Willington resident John Howe had a few obstacles in his way when he first started keeping bees as a hobby seven years ago, including a bee allergy and a fear of the stinging insects.
"The first time I opened the hive, it took all I had to stand there," Howe said of overcoming his fear.
But the proud owner of 15 hives is now completely comfortable around bees and also discovered he's mostly allergic to yellowjackets, as opposed to honeybees. He spent Tuesday evening sharing his knowledge with Tolland residents and a few prospective beekeepers at .
Howe gave some practical tips for novice beekeepers. For example, beginners should always start with two hives, so they can compare the different behaviors of the insects and identify if one hive is doing poorly.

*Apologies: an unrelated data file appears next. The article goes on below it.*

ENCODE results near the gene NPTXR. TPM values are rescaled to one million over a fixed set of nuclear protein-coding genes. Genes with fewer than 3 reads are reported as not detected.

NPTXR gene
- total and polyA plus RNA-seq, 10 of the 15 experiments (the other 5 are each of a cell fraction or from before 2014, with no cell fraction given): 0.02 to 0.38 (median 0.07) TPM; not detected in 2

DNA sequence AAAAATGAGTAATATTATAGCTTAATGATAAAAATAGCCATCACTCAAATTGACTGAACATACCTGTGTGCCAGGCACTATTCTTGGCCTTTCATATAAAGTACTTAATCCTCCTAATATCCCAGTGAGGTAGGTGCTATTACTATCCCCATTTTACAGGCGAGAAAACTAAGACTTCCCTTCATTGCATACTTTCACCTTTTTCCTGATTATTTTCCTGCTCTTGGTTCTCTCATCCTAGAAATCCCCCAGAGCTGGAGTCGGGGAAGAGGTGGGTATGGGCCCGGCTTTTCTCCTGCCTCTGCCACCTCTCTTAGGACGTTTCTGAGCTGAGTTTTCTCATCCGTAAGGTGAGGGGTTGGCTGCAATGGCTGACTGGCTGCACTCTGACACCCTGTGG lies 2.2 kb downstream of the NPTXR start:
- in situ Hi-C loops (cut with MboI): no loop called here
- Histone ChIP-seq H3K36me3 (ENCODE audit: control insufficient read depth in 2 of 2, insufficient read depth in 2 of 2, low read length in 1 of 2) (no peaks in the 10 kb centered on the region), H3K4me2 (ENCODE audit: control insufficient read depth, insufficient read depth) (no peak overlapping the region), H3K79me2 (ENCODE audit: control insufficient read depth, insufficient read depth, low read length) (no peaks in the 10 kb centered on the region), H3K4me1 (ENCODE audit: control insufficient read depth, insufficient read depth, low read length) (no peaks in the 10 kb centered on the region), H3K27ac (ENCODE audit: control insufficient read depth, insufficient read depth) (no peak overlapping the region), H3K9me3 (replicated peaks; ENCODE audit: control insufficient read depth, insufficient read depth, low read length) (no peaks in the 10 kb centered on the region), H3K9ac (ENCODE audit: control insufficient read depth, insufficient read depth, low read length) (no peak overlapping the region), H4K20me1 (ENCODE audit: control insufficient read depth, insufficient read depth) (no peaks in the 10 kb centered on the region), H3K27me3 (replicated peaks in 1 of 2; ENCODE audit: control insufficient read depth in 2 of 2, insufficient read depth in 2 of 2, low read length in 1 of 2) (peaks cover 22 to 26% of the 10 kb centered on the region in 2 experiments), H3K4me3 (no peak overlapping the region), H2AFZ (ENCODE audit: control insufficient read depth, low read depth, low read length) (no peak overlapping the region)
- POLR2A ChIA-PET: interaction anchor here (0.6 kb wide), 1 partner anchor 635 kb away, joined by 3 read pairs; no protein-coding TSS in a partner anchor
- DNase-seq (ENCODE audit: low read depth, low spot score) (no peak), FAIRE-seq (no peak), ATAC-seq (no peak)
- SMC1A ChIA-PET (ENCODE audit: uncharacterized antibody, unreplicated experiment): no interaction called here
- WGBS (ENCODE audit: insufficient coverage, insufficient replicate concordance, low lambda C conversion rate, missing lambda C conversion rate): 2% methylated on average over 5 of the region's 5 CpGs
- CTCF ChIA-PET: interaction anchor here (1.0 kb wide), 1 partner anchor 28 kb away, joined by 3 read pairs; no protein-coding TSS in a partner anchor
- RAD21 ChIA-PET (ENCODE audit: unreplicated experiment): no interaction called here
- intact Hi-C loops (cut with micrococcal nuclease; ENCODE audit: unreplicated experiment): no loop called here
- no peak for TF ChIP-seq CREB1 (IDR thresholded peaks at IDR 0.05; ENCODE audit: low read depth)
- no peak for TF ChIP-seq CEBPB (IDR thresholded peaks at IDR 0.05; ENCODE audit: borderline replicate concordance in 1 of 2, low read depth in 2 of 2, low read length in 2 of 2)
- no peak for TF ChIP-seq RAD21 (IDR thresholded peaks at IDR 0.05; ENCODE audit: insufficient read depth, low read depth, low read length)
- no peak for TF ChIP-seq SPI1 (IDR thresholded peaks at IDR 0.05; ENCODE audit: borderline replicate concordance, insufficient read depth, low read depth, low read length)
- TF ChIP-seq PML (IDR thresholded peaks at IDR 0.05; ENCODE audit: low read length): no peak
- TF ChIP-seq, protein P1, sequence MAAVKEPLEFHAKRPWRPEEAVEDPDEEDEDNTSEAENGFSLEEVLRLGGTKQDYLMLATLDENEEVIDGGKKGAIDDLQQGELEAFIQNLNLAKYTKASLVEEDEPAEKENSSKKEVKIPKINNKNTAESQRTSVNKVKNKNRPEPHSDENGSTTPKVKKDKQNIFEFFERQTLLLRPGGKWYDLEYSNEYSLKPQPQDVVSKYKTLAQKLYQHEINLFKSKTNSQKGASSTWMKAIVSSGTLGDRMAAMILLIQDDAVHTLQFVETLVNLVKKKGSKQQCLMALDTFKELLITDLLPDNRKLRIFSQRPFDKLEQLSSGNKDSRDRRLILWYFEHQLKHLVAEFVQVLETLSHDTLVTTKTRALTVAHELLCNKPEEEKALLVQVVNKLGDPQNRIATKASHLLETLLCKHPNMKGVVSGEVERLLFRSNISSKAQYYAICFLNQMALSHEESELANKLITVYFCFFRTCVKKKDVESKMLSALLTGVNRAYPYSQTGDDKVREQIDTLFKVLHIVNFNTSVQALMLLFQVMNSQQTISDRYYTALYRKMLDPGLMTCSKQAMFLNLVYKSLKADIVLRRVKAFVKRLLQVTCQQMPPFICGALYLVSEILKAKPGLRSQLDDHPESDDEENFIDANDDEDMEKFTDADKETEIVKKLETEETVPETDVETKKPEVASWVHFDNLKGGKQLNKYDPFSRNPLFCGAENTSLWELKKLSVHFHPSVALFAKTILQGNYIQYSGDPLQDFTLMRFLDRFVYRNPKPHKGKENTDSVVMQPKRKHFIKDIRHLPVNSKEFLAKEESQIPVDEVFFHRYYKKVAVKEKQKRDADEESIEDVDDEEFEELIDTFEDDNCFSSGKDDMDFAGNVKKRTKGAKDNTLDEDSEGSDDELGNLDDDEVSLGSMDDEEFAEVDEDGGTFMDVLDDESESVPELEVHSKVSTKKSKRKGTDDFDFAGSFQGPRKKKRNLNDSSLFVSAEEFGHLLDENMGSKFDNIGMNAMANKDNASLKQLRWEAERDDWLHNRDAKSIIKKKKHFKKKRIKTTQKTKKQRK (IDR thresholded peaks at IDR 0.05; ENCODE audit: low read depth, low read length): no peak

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And for those who aren't into heavy lifting, medium boxes can be used to construct the hives, which will only weigh 60 pounds when full, as opposed to the 90-pound deep boxes that some use.
Howe also talked about current issues with bees, including the phenomenon of colony collapse disorder, in which a hive will leave its uneaten honey for the winter and abandon the hive, almost without a trace.
Howe has had this happen with some of his own hives. While the cause is still undetermined, he said that pesticides, insecticides, cell phone towers and other environmental factors are likely making the problem worse.
Anyone who would like to purchase the honey Howe produces or would like to tour the beehives at his Willington property can contact Howe at (860) 429-8000 or firstname.lastname@example.org.